Making Music Artists More Business SavvyPacific students create online music business dictionary
Pacific students Jeremy Hixson, Ralph Roberts (standing) and Bryce McLaughlin (right) created a free online dictionary of music business jargon to help aspiring music artists learn the business side of the industry and protect their work. The Musician's Business Dictionary website launched in May 2010 and has attracted visitors from 46 countries.
Pacific student Bryce McLaughlin can still recall the horror stories he overheard professional musicians share as a young pianist performing in local youth jazz bands in Sacramento. While backstage at music festivals, McLaughlin listened intently as artists who were already struggling to make a decent living discuss how they lost out on royalties and had their work stolen.
Those stories stayed with McLaughlin as he studied music management at Pacific's Conservatory of Music and inspired him to create what is perhaps the first free online dictionary of music business jargon with the help of Pacific Music Management students Jeremy Hixson and Ralph Roberts. Shannon Moore and Caelan Urquhart contributed to the site as well.
The Musician's Business Dictionary provides more than 300 definitions of terms used for contracts, royalties, recording sessions and other aspects of the music business industry. McLaughlin said the website provides vital business and legal information to young music artists to help them protect their work - and their wealth.
"Often times young musicians focus on their music and not so much on the business side," said Pacific Professor Keith Hatschek, who teaches music management and served as McLaughlin's academic advisor. "Something like this can be very, very beneficial."
Since launching in May 2010, more than 2,700 unique visitors have accessed the online dictionary from 46 countries, including Brazil, Australia, Hungary, New Zealand and Kenya.
The Wikipedia-style website allows young musicians to add to the definitions as well as contribute new ones. To ensure accuracy, the Pacific students monitor the site constantly and list the sources of each of the definitions.
The Pacific students wanted to provide a resource that was not only informational, accessible and simple to use, but also interactive. Musicians and other members of the music industry can make valuable contributions to the site, said McLaughlin, who graduated in May 2011 with a bachelor's degree in music management and is currently pursuing an M.B.A. from Pacific's Eberhardt School of Business.
"Everything musicians need to do in the modern music industry-land gigs, produce albums, promote themselves, uphold a brand-requires not just knowing this information, but a competence in knowing how to use this information," McLaughlin said. "Being a modern musician requires legal prowess that most only attain in high-level college classes-if not in law school."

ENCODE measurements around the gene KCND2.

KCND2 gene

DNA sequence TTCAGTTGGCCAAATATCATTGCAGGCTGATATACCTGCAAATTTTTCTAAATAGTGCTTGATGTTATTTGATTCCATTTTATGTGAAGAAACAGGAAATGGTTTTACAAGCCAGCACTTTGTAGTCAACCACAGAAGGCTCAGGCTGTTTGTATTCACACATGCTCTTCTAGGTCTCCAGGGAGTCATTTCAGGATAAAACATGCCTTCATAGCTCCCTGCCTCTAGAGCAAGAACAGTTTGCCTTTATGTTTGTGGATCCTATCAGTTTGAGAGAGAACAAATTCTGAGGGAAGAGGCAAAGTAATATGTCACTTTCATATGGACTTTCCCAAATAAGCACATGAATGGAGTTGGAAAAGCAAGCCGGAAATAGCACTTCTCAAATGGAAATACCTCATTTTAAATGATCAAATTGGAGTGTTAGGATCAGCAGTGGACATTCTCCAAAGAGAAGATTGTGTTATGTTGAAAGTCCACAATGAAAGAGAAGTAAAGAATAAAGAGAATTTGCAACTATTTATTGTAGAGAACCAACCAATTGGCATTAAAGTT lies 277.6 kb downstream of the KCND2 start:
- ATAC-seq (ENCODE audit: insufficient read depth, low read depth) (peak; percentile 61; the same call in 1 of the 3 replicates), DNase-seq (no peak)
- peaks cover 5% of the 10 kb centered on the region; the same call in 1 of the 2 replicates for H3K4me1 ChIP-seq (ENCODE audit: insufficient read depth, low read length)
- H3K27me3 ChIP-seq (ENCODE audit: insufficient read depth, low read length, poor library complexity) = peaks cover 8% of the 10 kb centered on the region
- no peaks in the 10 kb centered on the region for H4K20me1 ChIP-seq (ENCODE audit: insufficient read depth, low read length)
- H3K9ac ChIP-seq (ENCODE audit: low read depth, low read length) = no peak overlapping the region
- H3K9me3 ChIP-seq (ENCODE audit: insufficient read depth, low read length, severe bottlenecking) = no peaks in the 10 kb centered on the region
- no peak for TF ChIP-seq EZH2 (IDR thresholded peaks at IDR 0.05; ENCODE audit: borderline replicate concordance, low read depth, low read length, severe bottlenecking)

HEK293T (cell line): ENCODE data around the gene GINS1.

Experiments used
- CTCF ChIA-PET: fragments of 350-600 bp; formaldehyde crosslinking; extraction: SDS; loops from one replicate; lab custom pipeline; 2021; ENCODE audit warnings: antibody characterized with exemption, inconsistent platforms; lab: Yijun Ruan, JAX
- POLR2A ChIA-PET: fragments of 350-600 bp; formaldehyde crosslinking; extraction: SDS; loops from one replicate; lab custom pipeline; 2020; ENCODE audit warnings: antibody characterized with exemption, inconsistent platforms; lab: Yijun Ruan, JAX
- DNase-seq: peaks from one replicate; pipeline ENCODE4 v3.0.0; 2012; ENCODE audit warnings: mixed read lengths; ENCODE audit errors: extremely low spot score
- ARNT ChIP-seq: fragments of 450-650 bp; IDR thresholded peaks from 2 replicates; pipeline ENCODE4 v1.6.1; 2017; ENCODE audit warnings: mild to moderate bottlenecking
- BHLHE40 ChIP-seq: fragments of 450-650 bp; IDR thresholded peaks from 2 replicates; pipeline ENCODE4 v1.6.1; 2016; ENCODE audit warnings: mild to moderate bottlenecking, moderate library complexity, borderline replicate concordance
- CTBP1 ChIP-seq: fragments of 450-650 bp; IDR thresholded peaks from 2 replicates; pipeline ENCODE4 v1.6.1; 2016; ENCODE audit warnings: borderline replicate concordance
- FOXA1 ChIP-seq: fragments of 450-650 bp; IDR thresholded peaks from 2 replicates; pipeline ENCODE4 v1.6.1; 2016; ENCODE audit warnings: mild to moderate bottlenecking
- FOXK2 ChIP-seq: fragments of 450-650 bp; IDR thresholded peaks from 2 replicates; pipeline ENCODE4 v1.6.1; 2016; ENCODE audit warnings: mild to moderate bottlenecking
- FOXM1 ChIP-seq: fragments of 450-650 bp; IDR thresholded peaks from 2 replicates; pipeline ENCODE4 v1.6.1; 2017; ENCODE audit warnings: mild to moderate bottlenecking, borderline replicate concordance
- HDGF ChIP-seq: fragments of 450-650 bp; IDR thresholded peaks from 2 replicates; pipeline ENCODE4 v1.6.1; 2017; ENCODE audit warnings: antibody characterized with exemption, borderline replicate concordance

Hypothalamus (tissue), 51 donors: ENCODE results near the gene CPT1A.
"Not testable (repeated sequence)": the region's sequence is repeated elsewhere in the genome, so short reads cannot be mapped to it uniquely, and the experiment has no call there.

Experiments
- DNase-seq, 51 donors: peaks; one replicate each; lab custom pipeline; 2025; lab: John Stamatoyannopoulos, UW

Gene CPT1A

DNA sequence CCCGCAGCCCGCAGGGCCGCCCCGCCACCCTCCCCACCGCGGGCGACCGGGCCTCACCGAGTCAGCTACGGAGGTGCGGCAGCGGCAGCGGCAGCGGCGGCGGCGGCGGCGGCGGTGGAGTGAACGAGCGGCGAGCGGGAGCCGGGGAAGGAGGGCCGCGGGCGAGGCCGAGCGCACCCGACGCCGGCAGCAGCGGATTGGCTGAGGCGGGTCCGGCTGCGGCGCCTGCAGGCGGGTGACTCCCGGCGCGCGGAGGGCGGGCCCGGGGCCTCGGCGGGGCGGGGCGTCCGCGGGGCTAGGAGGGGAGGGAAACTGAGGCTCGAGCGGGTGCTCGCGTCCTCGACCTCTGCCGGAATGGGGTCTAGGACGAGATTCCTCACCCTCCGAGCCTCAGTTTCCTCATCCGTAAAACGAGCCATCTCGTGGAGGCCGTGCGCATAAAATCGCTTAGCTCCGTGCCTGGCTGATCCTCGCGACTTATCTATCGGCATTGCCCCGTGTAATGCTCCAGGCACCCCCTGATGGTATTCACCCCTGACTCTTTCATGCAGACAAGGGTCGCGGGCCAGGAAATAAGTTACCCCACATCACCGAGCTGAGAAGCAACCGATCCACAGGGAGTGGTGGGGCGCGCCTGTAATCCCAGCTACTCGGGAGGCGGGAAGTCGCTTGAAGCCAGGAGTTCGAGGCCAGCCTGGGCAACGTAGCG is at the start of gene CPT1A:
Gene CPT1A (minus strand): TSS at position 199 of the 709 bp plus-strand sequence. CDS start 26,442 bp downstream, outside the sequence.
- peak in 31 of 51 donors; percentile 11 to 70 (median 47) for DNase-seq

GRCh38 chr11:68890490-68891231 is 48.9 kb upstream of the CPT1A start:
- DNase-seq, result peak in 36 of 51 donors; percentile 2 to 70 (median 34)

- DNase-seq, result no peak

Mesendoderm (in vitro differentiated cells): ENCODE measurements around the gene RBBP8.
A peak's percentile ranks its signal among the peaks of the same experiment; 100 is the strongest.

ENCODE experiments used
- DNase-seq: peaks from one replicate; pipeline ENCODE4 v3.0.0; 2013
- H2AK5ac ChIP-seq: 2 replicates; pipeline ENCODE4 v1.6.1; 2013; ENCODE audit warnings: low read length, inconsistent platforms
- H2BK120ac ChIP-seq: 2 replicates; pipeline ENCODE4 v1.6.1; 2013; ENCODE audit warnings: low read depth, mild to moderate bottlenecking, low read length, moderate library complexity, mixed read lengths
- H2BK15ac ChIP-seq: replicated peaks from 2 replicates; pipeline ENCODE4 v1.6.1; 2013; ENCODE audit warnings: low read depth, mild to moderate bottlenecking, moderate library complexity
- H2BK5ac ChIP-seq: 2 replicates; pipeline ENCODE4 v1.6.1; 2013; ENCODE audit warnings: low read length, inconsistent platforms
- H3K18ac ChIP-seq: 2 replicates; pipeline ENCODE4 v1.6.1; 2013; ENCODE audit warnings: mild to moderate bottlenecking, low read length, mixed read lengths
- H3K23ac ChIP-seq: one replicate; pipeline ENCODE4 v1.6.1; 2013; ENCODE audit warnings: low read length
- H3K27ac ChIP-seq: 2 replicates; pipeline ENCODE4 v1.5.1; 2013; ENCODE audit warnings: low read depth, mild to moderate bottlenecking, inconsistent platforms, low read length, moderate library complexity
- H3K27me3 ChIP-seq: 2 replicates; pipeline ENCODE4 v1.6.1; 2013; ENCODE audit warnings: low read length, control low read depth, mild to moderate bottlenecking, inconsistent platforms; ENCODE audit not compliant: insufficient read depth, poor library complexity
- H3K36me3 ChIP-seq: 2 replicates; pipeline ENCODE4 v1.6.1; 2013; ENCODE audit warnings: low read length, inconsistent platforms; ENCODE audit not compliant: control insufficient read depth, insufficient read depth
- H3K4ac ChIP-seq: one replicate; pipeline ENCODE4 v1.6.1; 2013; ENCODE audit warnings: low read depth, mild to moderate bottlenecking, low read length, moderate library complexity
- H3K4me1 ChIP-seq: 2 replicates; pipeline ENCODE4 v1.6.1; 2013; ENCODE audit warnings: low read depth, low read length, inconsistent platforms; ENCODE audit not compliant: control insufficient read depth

The online dictionary stems from a one-day workshop that McLaughlin organized while an undergraduate at Pacific. Held on Pacific's Stockton campus, the Artists' Rights Workshop explored the legal rights of musicians and featured one of the country's leading entertainment lawyers, Michael Aczon.
As part of the preparation for the workshop, McLaughlin spent numerous hours researching contracts, royalties and copyright law, and talking in depth with Aczon. The information he compiled served as a foundation for the website.
Pacific senior David Creel has used the Musician's Business Dictionary a few times to double check some terms often used in performance contracts. Creel is manager of the Neo soul band Sugar Water Purple, which is made up of mostly Pacific students. As manager, Creel handles all contracts for the group. Researching music business terms is much easier and faster on the website than flipping through a book, he said."Books definitely have a significant value for in-depth research," Creel said, "but when you want a quick explanation, that's where to go."
Definitions from Musician's Business Dictionary
360 Deal - A 360 deal is a type of contract between a band or artist and a record company. In this relatively new style of agreement, the record company earns income from all areas of the band's success including merchandise sales, concert ticket sales, fan clubs, sponsorship money, etc... Previously record companies only earned income from record sales, and often publishing royalties. Since the decline of album sales (with the advent of iTunes and file sharing), record companies needed to find new revenue streams.
Cross-collateralization - Included in every record deal today, cross-collateralization means that the advances and recoupment from multiple albums are linked together. For example, if an artist's first album does not sell well enough to pay back the advance, the label can use money made by later albums to pay back the advance from the first album.
Upstreaming - Upstreaming occurs when an independent record company distributes an album first through an independent distributor that is owned by a major record label. Once the album reaches a certain volume of sales, it is then switched to the major distributor (also owned by the major record label). Upstreaming will usually occur when an album has reached a point when only the capabilities of a major record company can increase and sustain sales.To view the Musician's Business Dictionary website click here.